by Wilhelm Müller (1794 - 1827)
Translation © by Emily Ezust

Ich schnitt' es gern in alle Rinden ein
Language: German (Deutsch) 
Available translation(s): CAT DUT ENG ENG FIN FRE GRE HEB ITA KOR POR
Ich schnitt' es gern in alle Rinden ein,
Ich grüb' es gern in jeden Kieselstein,
Ich möcht' es sä'n auf jedes frische Beet
Mit Kressensamen, der es schnell verräth,
Auf jeden weißen Zettel möcht' ich's schreiben:
Dein ist mein Herz, und soll es ewig bleiben.

Ich möcht' mir ziehen einen jungen Staar,
Bis daß er spräch' die Worte rein und klar,
Bis er sie spräch' mit meines Mundes Klang,
Mit meines Herzens vollem, [heißem]1 Drang;
Dann säng' er hell durch ihre Fensterscheiben:
Dein ist mein Herz, und soll es ewig bleiben.

Den Morgenwinden möcht' ich's hauchen ein,
Ich möcht' es säuseln durch den regen Hain;
O, leuchtet' es aus jedem Blumenstern!
Trüg' es der Duft zu ihr von nah' und fern!
Ihr Wogen, könnt ihr nichts als Räder treiben?
Dein ist mein Herz, und soll es ewig bleiben.

Ich meint', es müßt' in meinen Augen stehn,
Auf meinen Wangen müßt' man's brennen sehn,
Zu lesen wär's auf meinem stummen Mund,
Ein jeder Athemzug gäb's laut ihr kund;
Und sie merkt nichts von all' dem bangen Treiben:
Dein ist mein Herz, und soll es ewig bleiben.

L. Spohr sets stanzas 1-2, 4

About the headline (FAQ)

View original text (without footnotes)

Confirmed with Gedichte aus den hinterlassenen Papieren eines reisenden Waldhornisten. Herausgegeben von Wilhelm Müller. Erstes Bändchen. Zweite Auflage. Deßau 1826. Bei Christian Georg Ackermann, pages 19-20; and with Sieben und siebzig Gedichte aus den hinterlassenen Papieren eines reisenden Waldhornisten. Herausgegeben von Wilhelm Müller. Dessau, 1821. Bei Christian Georg Ackermann, pages 20-21.

Published also in Frauentaschenbuch für das Jahr 1821 von de la Motte Fouqué. Nürnberg bei Joh. Leonh. Schrag, pages 401-402.

1 Müller (1821 edition), and Schubert: "heißen"

See also this text by G. T. that either quotes or plagiarizes the first stanza.


Authorship

Musical settings (art songs, Lieder, mélodies, (etc.), choral pieces, and other vocal works set to this text), listed by composer (not necessarily exhaustive)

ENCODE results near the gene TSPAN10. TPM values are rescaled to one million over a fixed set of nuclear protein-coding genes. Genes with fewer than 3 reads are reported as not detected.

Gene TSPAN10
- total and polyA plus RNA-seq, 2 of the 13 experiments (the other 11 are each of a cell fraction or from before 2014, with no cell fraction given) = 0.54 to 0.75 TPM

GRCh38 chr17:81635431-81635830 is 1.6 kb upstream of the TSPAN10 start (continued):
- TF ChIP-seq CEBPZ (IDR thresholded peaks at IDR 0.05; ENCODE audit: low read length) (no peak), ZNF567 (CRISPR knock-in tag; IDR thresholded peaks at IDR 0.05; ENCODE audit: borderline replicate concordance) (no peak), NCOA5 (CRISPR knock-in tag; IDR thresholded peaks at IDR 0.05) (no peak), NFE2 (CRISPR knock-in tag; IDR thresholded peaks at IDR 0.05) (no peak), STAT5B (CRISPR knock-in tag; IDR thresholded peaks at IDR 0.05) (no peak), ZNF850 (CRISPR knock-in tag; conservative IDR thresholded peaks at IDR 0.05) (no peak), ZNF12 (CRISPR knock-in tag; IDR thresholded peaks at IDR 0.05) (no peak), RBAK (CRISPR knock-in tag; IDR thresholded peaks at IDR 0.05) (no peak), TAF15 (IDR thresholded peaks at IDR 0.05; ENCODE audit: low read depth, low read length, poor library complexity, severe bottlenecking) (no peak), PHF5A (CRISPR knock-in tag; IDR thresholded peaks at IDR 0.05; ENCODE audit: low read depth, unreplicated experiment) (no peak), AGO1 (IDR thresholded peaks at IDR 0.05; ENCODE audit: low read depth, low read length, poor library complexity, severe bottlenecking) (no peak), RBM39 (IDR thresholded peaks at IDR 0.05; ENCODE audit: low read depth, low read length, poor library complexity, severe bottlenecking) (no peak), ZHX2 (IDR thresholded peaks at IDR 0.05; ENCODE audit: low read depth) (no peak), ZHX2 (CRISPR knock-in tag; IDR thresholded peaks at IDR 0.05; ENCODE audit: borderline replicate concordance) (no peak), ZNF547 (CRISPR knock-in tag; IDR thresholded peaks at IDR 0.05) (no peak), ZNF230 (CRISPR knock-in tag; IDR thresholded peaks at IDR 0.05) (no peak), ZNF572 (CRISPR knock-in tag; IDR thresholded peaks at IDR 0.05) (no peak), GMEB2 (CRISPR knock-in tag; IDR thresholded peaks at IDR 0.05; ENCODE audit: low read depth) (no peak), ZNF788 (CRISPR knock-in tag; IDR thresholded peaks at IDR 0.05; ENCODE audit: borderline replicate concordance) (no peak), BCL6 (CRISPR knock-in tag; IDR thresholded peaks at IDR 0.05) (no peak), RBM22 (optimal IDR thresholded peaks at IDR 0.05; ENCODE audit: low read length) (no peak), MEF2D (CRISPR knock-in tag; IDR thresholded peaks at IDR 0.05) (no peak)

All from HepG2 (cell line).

Available translations, adaptations or excerpts, and transliterations (if applicable):

  • CAT Catalan (Català) (Salvador Pila) , "Impaciència", copyright © 2010, (re)printed on this website with kind permission
  • DUT Dutch (Nederlands) [singable] (Lau Kanen) , "Ongeduld", copyright © 2005, (re)printed on this website with kind permission
  • ENG English (Emily Ezust) , "Impatience", copyright ©
  • ENG English [singable] (Shula Keller) , "Impatience", copyright © 2008, (re)printed on this website with kind permission
  • FIN Finnish (Suomi) (Erkki Pullinen) , "Kärsimättömyyttä", copyright © 2011, (re)printed on this website with kind permission
  • FRE French (Français) (Guy Laffaille) , "Impatience", copyright © 2008, (re)printed on this website with kind permission
  • GRE Greek (Ελληνικά) (Athanasios Papaisiou) , "Η ανυπομονησία", copyright © 2014, (re)printed on this website with kind permission
  • HEB Hebrew (עברית) [singable] (Shula Keller) , copyright © 2009, (re)printed on this website with kind permission
  • ITA Italian (Italiano) (Amelia Maria Imbarrato) , "Impazienza", copyright © 2005, (re)printed on this website with kind permission
  • KOR Korean (한국어/조선말) [singable] (곽명규 Myung-Kew Kwack) , "초조", copyright © 2011, (re)printed on this website with kind permission
  • POR Portuguese (Português) (Caê Vieira) , copyright © 2019, (re)printed on this website with kind permission


Research team for this text: Emily Ezust [Administrator] , Peter Rastl [Guest Editor]

Text added to the website between May 1995 and September 2003.
Last modified: 2017-11-13 14:03:25
Line count: 24
Word count: 185

Impatience
Language: English  after the German (Deutsch) 
I would carve it fondly in the bark of trees,
I would chisel it eagerly into each pebble,
I would like to sow it upon each fresh flower-bed
With water-cress seeds, which it would quickly disclose;
Upon each white piece of paper would I write:
Yours is my heart and so shall it remain forever.

I would like to raise a young starling,
Until he speaks to me in words pure and clear,
Until he speaks to me with my mouth's sound,
With my heart's full, warm urge;
Then he would sing brightly through her windowpanes:
Yours is my heart and so shall it remain forever!

I would like to breath it into the morning breezes,
I would like to whisper it through the active grove;
Oh, if only it would shine from each flower-star!
Would it only carry the scent to her from near and far!
You waves, could you nothing but wheels drive?
Yours is my heart, and so shall it remain forever.

I thought, it must be visible in my eyes,
On my cheeks it must be seen that it burns;
It must be readable on my mute lips,
Every breath would make it loudly known to her,
And yet she notices nothing of all my yearning feelings.
Yours is my heart, and so shall it remain forever.

Authorship

  • Translation from German (Deutsch) to English copyright © by Emily Ezust

    Emily Ezust permits her translations to be reproduced without prior permission for printed (not online) programs to free-admission concerts only, provided the following credit is given:

    Translation copyright © by Emily Ezust,
    from the LiederNet Archive -- https://www.lieder.net/

    For any other purpose, please write to the e-mail address below to request permission and discuss possible fees.


Based on

 

Text added to the website between May 1995 and September 2003.
Last modified: 2014-06-16 10:01:43
Line count: 24
Word count: 221